I never get tired of hearing that.
The Girl got a couple of chemistry sets for Christmas, and we broke them out and started tinkering with them over the long weekend. They have the basics you would expect: a few test tubes, some rubber pipettes with squeezable bulbs, a measuring spoon, and -- most important of all -- safety goggles.
With the goggles on, she looked like Snoopy in his World War One Flying Ace ensemble. She loved them.
Chemistry sets for kids are a little more sophisticated now than the ones I dimly remember. I recall a great deal of improvisation when I got a set somewhere around age nine, especially once my idiot friend and I figured out that putting chemicals on paper napkins and setting them on fire in the basement -- where the concrete floor wouldn’t burn -- was kinda fun. The experiments the set offered just didn’t seem all that interesting in comparison.
In my defense, I believed that if you already knew the outcome, then it wasn’t really an experiment; it was a demonstration. An experiment means you don’t know the outcome. We didn’t know squat, so we experimented. Admittedly, we were a little loose on details like “reasons” and “procedures” and “basic safety,” but hey, it was the seventies. Back then they put gas tanks right behind bumpers. We were just in tune with the zeitgeist.
My high school lab partner -- a faithful reader of the blog -- can attest that by the time I got to high school, any interest in chemistry was long gone. I treated it as a distasteful obligation to be dispensed with. I’m hoping not to pass that on to The Girl.
Since kids have a habit of doing what you do rather than what you say, I had to throw myself back into a discipline I hadn’t engaged in any serious way since the Reagan administration.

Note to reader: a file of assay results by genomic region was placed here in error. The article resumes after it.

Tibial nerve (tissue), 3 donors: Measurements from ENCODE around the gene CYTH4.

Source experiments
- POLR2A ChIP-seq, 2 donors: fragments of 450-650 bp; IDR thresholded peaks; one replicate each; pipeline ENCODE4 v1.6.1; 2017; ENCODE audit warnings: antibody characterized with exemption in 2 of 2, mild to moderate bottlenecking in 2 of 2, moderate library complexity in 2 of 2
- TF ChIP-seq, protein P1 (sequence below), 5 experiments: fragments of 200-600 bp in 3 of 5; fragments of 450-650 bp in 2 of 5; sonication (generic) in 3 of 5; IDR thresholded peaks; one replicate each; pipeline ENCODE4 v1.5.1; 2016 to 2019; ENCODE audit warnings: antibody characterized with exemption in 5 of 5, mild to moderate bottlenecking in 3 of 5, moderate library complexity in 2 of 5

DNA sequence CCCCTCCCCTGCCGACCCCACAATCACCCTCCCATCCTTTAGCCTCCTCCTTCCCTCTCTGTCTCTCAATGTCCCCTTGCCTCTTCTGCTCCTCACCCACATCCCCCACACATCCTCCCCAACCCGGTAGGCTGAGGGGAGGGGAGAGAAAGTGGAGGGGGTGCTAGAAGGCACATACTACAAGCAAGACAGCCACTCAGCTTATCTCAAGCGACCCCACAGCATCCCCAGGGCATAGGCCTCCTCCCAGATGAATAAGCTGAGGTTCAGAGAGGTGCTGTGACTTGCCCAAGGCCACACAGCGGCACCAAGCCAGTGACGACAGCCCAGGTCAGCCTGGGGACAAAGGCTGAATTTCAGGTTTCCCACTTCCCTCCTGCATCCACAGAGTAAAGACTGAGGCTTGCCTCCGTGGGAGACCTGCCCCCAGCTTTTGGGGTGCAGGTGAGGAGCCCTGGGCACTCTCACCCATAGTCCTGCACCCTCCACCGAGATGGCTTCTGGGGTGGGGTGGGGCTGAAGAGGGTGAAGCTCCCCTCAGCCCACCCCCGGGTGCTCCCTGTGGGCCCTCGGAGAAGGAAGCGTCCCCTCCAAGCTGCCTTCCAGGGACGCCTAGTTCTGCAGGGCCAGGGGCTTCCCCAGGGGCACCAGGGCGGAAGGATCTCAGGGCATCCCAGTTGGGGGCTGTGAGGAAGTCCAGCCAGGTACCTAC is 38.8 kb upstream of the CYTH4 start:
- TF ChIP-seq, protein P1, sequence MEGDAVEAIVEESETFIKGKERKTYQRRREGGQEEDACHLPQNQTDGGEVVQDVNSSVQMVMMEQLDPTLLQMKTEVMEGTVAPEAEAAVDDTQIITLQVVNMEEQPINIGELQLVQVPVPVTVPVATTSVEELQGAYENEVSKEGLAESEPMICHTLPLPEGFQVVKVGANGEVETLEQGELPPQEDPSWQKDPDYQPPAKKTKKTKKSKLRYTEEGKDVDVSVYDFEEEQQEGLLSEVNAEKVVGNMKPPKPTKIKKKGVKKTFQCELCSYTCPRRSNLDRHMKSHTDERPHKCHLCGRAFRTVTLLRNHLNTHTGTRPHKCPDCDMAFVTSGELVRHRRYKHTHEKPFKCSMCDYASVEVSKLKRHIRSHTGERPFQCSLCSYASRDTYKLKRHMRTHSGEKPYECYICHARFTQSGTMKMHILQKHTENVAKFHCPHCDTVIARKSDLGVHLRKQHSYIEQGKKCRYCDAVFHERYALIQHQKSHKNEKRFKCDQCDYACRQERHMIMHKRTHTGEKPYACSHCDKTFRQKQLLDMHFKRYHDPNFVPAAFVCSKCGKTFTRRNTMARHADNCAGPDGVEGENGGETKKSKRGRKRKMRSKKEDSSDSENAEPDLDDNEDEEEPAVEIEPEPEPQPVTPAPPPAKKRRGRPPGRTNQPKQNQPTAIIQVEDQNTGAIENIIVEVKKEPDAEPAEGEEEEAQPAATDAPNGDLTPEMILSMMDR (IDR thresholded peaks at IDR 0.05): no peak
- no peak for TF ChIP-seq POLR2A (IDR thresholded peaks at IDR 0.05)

Luckily, The Girl was there to rescue me.
We set everything up carefully. We had newspaper on the kitchen table, paper towels at the ready, and safety goggles affixed. TG even briefly put her goggles on The Dog, just to see how they’d look. The Dog demurred. Science requires sacrifices.
Then we got down to business.
A word to the people who write the instructions for chemistry sets: clarity matters. The one set had a series of experiments in a pretty rigid sequence: experiment 7 required that you use the products of experiment 6, for example, and experiment 8 drew on both 7 and 6. Logically, then, a mistake in experiment 6 borne of an ambiguous phrase would render experiments 7 and 8 dismal failures.
Which, in fact, happened.
We went back to experiment six and tried again. TG conscientiously filled the test tubes with water to the correct height, added the right chemicals in the right amounts, applied the rubber stopper, shook gently, and watched as the liquid turned sort of pinkish. (The instructions suggested that it would be a deep red.) We walked through the instructions step by step, wondering why the next step that was supposed to result in the liquid turning blue resulted in, well, nothing. So we tried it again; still nothing.
At that point, I had to pick up The Boy from his friend’s house. I left, with TW still around in case anything exploded.
When I got back, TB in tow, The Girl beamed proudly and announced “Daddy, I figured it out!” TW denied any involvement.
TG had meticulously retraced each step, and interpreted each next step herself. As it happened, her sense of how it worked was more accurate than her fortysomething, PhD-bearing Dad’s. The test tubes beamed their bright, unambiguous primary colors.
She was proud. I was even prouder.
Rock on, TG. And pay no attention to the paper napkins on the table.